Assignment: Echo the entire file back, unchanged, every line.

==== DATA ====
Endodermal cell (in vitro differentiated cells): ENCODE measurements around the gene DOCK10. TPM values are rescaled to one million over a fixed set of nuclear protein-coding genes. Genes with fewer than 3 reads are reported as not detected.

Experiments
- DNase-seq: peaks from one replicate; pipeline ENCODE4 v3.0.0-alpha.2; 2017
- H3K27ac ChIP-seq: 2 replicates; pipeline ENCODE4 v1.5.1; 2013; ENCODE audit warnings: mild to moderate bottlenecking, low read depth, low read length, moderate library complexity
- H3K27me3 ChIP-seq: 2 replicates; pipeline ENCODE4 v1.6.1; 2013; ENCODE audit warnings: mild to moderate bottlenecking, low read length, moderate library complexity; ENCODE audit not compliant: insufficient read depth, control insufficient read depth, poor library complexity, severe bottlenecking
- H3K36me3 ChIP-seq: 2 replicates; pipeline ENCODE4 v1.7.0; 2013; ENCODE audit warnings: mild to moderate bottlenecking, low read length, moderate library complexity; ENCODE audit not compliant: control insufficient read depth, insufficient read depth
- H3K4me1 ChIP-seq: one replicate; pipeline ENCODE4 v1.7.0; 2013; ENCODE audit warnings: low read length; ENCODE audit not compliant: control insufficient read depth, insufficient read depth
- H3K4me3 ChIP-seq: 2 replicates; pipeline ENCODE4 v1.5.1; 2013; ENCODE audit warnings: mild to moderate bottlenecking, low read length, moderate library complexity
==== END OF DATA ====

Endodermal cell (in vitro differentiated cells): ENCODE measurements around the gene DOCK10. TPM values are rescaled to one million over a fixed set of nuclear protein-coding genes. Genes with fewer than 3 reads are reported as not detected.

Experiments
- DNase-seq: peaks from one replicate; pipeline ENCODE4 v3.0.0-alpha.2; 2017
- H3K27ac ChIP-seq: 2 replicates; pipeline ENCODE4 v1.5.1; 2013; ENCODE audit warnings: mild to moderate bottlenecking, low read depth, low read length, moderate library complexity
- H3K27me3 ChIP-seq: 2 replicates; pipeline ENCODE4 v1.6.1; 2013; ENCODE audit warnings: mild to moderate bottlenecking, low read length, moderate library complexity; ENCODE audit not compliant: insufficient read depth, control insufficient read depth, poor library complexity, severe bottlenecking
- H3K36me3 ChIP-seq: 2 replicates; pipeline ENCODE4 v1.7.0; 2013; ENCODE audit warnings: mild to moderate bottlenecking, low read length, moderate library complexity; ENCODE audit not compliant: control insufficient read depth, insufficient read depth
- H3K4me1 ChIP-seq: one replicate; pipeline ENCODE4 v1.7.0; 2013; ENCODE audit warnings: low read length; ENCODE audit not compliant: control insufficient read depth, insufficient read depth
- H3K4me3 ChIP-seq: 2 replicates; pipeline ENCODE4 v1.5.1; 2013; ENCODE audit warnings: mild to moderate bottlenecking, low read length, moderate library complexity